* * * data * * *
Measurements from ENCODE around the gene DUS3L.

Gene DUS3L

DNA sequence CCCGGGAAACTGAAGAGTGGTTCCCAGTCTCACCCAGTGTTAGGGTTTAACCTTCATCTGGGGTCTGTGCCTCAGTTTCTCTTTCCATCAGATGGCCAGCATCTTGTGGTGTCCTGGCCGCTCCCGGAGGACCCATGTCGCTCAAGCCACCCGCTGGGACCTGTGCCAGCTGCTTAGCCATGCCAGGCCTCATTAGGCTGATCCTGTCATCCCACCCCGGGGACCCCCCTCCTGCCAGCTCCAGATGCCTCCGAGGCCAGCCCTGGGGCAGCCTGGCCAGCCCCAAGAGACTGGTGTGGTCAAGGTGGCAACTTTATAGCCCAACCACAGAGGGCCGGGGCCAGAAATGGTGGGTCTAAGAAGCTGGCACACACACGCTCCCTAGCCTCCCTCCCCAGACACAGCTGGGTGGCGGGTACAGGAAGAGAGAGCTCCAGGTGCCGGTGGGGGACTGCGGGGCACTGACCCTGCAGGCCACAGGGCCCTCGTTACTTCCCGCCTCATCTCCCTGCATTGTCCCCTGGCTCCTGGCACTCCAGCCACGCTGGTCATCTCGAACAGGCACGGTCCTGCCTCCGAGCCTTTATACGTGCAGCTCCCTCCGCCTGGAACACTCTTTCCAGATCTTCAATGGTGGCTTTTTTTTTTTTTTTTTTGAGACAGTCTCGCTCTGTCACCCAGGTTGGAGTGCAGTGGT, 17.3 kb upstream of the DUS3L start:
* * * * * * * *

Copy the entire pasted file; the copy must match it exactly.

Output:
Measurements from ENCODE around the gene DUS3L.

Gene DUS3L

DNA sequence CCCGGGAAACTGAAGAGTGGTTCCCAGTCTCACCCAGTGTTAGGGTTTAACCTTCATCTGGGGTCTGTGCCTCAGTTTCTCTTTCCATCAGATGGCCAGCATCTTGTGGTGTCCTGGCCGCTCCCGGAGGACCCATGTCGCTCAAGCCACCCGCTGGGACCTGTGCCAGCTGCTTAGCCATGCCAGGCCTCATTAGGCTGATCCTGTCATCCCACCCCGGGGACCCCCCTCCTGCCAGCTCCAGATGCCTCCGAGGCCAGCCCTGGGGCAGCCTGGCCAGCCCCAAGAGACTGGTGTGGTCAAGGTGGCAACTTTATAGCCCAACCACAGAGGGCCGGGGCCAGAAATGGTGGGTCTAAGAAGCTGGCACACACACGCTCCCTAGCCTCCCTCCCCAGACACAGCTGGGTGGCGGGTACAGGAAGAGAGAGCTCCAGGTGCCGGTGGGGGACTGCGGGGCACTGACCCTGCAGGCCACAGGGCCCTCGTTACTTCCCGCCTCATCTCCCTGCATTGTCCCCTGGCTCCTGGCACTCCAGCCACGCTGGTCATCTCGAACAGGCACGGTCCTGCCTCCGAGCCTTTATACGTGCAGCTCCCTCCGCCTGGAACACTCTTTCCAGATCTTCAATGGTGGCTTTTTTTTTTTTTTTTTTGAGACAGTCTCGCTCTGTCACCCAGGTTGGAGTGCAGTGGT, 17.3 kb upstream of the DUS3L start: